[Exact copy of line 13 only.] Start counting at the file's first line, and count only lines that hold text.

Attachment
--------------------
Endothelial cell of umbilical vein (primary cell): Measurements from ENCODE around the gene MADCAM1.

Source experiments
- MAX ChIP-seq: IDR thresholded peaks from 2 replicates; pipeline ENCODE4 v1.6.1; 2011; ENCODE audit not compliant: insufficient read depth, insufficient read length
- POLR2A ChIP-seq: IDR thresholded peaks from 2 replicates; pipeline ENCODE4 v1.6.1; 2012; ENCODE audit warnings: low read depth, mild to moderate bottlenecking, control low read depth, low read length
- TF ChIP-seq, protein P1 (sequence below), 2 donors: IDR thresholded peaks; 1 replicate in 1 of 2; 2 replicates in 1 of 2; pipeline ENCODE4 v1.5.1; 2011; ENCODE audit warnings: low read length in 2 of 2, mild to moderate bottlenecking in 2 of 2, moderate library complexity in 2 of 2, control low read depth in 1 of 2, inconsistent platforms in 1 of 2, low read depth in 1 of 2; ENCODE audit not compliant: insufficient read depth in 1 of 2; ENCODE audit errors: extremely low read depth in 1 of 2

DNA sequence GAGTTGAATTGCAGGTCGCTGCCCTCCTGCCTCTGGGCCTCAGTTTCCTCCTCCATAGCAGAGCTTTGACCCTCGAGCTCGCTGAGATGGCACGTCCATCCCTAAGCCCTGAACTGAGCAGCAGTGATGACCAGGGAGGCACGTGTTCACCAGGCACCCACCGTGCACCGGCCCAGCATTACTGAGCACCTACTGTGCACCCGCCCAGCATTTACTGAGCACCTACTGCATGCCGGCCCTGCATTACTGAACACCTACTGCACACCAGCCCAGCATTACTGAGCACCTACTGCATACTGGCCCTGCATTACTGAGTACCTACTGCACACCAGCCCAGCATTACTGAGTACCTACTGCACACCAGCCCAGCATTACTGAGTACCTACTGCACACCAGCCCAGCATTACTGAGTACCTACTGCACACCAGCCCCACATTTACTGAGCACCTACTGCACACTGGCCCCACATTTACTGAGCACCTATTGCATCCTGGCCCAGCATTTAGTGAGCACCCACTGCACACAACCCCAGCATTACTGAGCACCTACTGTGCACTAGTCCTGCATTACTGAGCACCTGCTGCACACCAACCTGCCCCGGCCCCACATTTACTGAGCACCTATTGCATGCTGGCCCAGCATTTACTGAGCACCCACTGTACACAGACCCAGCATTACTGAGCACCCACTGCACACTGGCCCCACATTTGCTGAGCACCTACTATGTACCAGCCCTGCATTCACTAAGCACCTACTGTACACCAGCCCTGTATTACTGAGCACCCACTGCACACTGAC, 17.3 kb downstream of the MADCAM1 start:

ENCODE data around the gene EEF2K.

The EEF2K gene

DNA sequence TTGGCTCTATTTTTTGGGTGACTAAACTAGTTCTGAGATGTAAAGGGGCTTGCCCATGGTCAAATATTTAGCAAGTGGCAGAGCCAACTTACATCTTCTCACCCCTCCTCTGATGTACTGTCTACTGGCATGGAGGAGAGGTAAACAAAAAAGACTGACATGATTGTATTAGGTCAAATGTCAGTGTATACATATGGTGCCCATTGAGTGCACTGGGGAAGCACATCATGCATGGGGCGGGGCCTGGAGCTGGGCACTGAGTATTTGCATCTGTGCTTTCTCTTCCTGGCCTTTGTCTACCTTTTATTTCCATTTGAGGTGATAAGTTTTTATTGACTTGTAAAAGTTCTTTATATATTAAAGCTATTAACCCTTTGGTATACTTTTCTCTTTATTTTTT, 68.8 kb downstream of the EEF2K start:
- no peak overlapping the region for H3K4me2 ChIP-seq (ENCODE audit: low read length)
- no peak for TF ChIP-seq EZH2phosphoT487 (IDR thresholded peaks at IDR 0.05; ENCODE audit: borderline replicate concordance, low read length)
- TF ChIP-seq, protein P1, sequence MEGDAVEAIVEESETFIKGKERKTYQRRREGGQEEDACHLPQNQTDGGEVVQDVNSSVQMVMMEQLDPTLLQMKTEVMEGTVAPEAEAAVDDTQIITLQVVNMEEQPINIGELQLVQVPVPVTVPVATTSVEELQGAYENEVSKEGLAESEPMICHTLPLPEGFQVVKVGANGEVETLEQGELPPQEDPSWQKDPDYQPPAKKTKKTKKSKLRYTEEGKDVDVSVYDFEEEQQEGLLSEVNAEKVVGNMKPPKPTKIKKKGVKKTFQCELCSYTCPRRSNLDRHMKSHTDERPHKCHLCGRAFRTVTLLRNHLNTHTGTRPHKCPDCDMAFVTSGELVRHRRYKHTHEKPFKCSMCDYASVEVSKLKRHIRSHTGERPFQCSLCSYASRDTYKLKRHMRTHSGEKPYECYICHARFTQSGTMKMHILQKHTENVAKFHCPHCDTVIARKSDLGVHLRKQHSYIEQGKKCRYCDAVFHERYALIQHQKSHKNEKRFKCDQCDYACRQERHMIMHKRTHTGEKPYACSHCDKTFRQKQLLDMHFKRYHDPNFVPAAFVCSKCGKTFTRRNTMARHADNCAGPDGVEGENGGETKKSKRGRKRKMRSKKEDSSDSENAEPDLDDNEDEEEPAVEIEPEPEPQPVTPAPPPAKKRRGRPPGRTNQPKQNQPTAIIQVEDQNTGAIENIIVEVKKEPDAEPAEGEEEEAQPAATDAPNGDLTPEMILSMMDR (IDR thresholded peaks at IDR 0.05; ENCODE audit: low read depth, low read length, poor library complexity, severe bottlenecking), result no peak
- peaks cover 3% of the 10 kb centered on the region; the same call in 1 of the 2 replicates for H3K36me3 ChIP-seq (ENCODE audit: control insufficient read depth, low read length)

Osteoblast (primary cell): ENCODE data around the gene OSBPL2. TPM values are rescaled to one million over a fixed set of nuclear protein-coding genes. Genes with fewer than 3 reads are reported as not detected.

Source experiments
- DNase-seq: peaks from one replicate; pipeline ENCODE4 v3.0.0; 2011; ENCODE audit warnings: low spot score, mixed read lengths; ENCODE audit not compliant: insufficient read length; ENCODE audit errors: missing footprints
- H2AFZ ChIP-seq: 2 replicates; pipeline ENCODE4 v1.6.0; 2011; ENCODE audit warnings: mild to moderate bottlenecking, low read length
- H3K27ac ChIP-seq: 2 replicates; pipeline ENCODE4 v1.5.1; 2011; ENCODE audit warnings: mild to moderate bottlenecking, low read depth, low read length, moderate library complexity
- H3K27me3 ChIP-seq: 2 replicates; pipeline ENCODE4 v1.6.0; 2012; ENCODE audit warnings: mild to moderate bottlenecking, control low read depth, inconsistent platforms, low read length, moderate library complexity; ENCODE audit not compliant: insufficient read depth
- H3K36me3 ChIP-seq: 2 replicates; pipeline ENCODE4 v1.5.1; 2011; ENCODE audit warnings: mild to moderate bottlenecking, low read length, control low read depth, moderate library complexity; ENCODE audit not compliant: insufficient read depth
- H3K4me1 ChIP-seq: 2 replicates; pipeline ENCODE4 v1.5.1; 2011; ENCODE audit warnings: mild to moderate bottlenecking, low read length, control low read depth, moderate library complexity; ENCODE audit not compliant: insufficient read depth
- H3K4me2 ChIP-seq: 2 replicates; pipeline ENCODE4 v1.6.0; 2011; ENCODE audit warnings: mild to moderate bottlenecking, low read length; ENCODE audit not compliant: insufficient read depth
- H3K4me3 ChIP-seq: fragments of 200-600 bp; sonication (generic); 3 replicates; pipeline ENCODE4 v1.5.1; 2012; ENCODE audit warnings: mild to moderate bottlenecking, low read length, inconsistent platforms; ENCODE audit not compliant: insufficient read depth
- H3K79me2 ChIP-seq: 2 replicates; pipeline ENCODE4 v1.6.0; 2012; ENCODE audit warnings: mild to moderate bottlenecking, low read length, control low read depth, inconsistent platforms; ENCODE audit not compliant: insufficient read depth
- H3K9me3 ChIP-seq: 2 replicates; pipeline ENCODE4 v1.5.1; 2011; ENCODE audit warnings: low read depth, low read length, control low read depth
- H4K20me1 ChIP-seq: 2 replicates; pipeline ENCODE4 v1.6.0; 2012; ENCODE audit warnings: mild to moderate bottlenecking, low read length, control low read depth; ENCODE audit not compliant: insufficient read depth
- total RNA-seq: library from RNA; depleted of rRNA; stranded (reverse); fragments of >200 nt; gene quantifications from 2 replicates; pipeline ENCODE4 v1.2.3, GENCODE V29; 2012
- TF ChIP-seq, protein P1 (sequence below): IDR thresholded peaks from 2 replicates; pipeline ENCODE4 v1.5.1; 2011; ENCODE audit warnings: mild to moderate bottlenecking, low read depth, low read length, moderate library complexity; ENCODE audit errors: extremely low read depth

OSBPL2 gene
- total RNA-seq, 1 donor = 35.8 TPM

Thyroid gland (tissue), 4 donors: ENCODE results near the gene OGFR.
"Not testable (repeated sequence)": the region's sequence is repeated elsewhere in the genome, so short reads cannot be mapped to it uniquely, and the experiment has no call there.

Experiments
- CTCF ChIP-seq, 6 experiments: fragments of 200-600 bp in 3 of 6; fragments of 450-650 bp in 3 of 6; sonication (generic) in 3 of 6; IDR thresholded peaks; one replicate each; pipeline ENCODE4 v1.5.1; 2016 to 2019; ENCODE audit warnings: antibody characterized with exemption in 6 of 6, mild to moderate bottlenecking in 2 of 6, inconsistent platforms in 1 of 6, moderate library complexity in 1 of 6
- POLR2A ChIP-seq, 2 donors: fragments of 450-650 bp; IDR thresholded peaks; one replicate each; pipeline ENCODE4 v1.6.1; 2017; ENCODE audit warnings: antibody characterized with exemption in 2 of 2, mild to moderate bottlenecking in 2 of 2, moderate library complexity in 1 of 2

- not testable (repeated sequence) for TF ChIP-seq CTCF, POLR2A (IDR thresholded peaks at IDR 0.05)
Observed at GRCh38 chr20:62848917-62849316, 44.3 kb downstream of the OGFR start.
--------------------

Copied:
- peaks cover 3% of the 10 kb centered on the region; the same call in 1 of the 2 replicates for H3K36me3 ChIP-seq (ENCODE audit: control insufficient read depth, low read length)